Although contracting COVID-19 after being vaccinated for the disease is possible, data continue to show it is rare.
In a press briefing on Thursday, officials at the state Department of Health and Social Services cited a study from the Centers for Disease Control and Prevention that showed only around 0.01% of fully vaccinated individuals in the U.S. had reported breakthrough COVID-19 infection, which describes getting the virus despite being vaccinated against it.
As of April 30, approximately 101 million people in the U.S. were considered fully vaccinated against COVID-19. Approximately 10,600 of them still tested positive for COVID-19.
According to the CDC, the Pfizer-BioNTech vaccine was 95% effective in preventing COVID-19, Moderna was 94.1% and the Johnson & Johnson/Janssen was 66.3%.
Louisa Castrodale, an epidemiologist with the state, and her team released a report of breakthrough COVID cases from January to March. She said analyzing these cases is “tricky” because of the reasons people get tested, and changing CDC guidance.
“The vast majority of cases that are being detected have not been vaccinated,” she said on Thursday.
The CDC is also now only reporting the breakthrough cases that resulted in hospitalizations or deaths, Castrodale said.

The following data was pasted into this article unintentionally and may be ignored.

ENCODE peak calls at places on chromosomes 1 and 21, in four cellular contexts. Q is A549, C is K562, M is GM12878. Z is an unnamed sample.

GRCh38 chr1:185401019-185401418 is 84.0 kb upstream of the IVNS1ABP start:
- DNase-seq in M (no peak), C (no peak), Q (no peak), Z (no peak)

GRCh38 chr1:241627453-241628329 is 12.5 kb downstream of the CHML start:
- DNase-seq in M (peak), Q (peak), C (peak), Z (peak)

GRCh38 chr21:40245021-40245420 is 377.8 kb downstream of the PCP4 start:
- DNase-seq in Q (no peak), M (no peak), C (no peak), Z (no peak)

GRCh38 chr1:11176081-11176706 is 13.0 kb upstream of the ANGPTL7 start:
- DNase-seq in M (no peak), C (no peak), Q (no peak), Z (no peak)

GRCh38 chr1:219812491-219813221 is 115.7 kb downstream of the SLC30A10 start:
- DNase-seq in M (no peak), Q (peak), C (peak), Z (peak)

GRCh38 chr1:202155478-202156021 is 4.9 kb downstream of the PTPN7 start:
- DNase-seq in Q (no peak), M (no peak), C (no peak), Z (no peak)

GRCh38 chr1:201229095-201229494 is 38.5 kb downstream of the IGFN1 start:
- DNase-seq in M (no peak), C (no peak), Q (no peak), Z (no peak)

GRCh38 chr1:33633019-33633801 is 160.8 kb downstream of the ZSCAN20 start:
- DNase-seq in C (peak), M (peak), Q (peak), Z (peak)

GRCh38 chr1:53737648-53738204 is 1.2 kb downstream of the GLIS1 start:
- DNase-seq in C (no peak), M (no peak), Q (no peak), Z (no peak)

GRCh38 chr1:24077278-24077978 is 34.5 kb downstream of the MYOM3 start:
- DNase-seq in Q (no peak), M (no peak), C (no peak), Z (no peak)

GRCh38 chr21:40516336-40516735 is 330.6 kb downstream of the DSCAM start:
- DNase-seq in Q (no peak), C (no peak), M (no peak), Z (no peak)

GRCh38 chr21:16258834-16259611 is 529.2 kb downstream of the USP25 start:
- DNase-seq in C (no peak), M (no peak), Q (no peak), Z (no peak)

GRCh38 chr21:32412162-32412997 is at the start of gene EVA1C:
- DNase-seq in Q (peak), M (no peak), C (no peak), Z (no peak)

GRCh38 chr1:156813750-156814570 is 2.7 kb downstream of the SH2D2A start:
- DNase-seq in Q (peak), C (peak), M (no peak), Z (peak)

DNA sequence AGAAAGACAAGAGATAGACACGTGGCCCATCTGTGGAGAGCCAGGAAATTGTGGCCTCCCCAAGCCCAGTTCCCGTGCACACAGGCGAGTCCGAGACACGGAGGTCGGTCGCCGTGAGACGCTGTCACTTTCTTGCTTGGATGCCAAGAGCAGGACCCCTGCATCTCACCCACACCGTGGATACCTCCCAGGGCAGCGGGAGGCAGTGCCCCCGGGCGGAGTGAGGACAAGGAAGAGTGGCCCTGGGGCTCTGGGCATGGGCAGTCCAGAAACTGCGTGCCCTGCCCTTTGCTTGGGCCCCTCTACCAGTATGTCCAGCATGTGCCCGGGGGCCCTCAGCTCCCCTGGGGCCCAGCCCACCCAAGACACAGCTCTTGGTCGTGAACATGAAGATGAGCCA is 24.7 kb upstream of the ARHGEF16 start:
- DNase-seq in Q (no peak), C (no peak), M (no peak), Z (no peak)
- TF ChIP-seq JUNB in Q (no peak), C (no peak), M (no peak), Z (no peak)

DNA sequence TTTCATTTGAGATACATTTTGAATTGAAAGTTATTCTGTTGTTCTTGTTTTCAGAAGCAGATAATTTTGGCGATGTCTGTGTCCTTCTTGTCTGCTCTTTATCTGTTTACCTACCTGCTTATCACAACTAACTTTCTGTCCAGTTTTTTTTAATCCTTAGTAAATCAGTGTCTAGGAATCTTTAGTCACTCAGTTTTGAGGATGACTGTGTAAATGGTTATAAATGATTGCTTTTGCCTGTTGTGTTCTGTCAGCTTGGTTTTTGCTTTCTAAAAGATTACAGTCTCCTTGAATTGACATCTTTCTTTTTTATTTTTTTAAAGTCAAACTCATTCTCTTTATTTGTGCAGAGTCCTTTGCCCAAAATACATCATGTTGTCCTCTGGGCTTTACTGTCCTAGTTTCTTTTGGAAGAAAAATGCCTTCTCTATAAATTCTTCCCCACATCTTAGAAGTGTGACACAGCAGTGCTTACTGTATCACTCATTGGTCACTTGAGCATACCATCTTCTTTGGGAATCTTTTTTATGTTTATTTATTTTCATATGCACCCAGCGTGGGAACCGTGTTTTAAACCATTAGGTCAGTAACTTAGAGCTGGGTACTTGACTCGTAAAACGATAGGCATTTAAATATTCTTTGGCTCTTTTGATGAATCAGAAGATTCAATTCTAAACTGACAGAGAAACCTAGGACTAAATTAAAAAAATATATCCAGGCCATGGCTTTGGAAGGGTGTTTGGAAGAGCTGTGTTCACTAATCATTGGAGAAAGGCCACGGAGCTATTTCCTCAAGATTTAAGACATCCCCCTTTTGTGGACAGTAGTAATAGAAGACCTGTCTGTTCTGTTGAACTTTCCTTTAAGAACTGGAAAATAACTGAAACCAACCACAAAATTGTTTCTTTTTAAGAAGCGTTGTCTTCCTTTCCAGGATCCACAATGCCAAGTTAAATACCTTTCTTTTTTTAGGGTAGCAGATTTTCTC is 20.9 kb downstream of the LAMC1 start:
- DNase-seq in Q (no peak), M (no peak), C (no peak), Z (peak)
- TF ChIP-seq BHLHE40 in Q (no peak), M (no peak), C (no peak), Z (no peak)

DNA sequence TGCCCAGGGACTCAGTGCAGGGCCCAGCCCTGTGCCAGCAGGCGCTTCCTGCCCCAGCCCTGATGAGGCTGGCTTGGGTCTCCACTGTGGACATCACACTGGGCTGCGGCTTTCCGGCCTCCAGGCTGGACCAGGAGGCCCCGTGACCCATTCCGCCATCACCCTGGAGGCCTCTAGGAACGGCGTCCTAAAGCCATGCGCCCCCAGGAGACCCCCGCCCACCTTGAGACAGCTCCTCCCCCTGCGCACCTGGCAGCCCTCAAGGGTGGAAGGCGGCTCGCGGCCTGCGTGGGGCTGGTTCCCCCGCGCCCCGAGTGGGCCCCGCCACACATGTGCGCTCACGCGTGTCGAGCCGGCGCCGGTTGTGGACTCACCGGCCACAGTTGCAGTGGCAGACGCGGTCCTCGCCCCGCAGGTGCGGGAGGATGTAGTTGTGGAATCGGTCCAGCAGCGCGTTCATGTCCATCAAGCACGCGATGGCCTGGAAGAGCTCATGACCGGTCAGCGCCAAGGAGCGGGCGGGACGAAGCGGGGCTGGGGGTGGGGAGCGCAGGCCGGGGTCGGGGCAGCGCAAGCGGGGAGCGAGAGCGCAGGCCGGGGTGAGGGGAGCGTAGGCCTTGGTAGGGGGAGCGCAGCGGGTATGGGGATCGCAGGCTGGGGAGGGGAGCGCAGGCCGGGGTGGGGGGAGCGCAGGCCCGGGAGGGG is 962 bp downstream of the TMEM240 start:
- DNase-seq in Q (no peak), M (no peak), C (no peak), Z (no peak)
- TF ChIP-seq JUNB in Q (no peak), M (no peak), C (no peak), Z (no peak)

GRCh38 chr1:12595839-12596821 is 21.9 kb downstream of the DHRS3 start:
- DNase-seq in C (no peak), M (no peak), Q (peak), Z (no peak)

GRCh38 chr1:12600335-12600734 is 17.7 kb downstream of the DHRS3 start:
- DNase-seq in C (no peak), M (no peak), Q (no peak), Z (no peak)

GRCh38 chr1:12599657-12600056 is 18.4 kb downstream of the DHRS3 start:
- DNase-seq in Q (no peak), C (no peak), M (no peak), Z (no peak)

Chief Medical Officer Dr. Anne Zink cited the state’s report during Thursday’s press briefing.
From Jan. 1 to June 1, Alaska saw 11 COVID-related hospitalizations and one COVID death among vaccinated people, Zink said. In the same time frame, there were slightly over 21,200 positive cases, with totals of 476 hospitalizations and 98 deaths.
Zink also said that whether communities are vaccinated or unvaccinated, the less COVID-19 virus spreads the less likely community members are to get the disease and become seriously ill, or even die.
DHSS officials emphasized on Thursday that it is very unlikely to contract COVID-19 after vaccination, and that they encourage Alaskans to get their shots as soon as possible.
Reach reporter Camille Botello at email@example.com.